Friday, November 4, 2011

Make Ahead Breakfasts: Muffin Tin Eggs



Let's be honest, cleaning the muffin tin pan is the WORST job in the kitchen. I have a ghetto, burnt-on muffin tin that I hate...and I curse grumble alot when I have to wash it. Not my finest moments.

But my husband asked to try making eggs this way, and surprisingly, it has been the the biggest hit for make ahead eggs for our family. That still doesn't mean I love scrubbing that darn tin and all those pain-in-the-butt (as my 4 year old would say "Momma, that's a bad word!") individual cups. I have debated paper or foil liners, but I have yet to remember to buy some at the store to try it.

We've done hard-boiled eggs, but for some reason, they just don't go over well. Scrambled eggs made it's appearance for awhile, but now my husband is eating egg whites, so everyone needs their own preferences. I've sure we'll move onto something new in a month or so. :)

Egg whites for the husband, and the egg yolks for the 10 month old, so nothing goes to waste. If all the levels of eggs are at the same level, they cook more evenly, so I put 2 egg yolks together.

The key is cooking the eggs until they are just barely completely cooked, so when you re-heat them, they aren't overcooked and rubbery.



Muffin Tin Eggs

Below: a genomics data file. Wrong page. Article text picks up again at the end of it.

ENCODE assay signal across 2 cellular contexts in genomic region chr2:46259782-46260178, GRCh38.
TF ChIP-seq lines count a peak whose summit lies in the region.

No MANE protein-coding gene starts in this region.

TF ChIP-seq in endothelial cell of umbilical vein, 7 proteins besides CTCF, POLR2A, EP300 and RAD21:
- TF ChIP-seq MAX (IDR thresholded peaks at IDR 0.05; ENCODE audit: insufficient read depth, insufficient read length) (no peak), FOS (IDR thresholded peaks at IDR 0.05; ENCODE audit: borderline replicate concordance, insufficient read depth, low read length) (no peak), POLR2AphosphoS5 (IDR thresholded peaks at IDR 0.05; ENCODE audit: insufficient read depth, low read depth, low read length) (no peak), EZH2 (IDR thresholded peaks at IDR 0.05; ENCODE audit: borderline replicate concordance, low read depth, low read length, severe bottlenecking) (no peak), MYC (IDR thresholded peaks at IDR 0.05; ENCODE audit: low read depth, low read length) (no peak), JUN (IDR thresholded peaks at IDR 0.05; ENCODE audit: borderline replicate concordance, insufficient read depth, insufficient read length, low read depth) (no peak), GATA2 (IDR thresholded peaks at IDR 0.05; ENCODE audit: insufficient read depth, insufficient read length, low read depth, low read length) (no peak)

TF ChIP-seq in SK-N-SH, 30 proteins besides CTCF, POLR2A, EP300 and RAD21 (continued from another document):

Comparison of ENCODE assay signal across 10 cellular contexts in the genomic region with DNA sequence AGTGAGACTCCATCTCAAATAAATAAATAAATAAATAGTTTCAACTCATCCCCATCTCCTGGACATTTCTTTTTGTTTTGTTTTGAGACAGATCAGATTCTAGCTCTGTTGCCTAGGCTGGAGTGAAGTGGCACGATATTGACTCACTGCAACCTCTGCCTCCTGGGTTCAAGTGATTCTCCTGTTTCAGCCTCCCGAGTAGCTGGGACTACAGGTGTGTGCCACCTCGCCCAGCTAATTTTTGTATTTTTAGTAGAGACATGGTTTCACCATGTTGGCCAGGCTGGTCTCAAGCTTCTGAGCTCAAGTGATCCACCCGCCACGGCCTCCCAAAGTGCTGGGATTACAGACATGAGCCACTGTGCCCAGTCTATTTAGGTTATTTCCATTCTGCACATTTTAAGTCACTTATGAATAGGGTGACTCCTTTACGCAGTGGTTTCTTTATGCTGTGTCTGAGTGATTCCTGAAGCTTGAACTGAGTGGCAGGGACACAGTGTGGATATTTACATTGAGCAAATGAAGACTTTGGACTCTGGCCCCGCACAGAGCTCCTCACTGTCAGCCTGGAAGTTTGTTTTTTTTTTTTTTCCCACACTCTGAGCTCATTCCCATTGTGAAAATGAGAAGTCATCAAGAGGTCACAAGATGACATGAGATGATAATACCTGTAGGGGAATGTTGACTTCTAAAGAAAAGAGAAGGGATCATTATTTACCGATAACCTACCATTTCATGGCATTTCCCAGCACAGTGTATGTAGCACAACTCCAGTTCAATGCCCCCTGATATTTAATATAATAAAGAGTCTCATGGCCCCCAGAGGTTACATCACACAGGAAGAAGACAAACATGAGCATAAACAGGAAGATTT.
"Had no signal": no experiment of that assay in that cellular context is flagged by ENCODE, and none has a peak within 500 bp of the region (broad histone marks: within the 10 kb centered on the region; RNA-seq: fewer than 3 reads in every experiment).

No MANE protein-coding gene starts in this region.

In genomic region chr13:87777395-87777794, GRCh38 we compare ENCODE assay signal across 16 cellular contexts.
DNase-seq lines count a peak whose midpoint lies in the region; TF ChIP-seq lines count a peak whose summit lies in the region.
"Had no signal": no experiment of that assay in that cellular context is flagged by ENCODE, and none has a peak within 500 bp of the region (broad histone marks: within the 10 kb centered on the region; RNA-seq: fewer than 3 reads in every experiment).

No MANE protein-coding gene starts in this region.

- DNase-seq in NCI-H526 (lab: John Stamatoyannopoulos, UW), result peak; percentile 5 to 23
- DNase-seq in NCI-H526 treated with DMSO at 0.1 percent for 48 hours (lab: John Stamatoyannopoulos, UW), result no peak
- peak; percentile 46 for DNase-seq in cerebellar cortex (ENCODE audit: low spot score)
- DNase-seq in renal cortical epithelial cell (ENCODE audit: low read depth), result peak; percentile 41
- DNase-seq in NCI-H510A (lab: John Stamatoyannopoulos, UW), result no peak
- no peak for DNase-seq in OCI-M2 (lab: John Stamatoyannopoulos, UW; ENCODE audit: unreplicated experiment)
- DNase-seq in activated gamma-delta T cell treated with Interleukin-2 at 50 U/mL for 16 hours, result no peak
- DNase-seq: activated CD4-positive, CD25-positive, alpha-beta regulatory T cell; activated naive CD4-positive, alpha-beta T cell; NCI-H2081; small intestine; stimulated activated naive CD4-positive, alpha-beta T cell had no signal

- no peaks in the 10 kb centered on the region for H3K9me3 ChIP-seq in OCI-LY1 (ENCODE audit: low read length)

Nonstick Spray
12 eggs, or one for each muffin cup
Salt and pepper, to taste

Preheat oven to 350 degrees. Spray a muffin tin well with non-stick spray.


Crack an egg into each muffin cup, sprinkle with salt and pepper to taste.  I made 6 whole eggs, 4 egg whites, and two cups holding 2 egg yolks each.


Cover with foil and bake for approx 10-15 minutes. If the eggs are just a teeny bit wiggly, (the whole eggs take the longest to bake) remove the pan from the oven, and let sit still covered with foil to finishing cooking. (I baked the eggs at the same time as the Baked Oatmeal for the week!)


Once the eggs have cooled a little, but still warm, run a small knife (I use a paring knife) around the edge of each egg and pop out of the hole. (Don't let them cool all the way or you'll have to chisel them out!) There seems to be a bit of temperature sweet-spot (not too hot, not too cold) that makes it easiest to pop out the eggs, although it's never perfect.


Remove to your storage container of choice.

1 comment:

  1. Good idea. Im trying this. Thanks

    ReplyDelete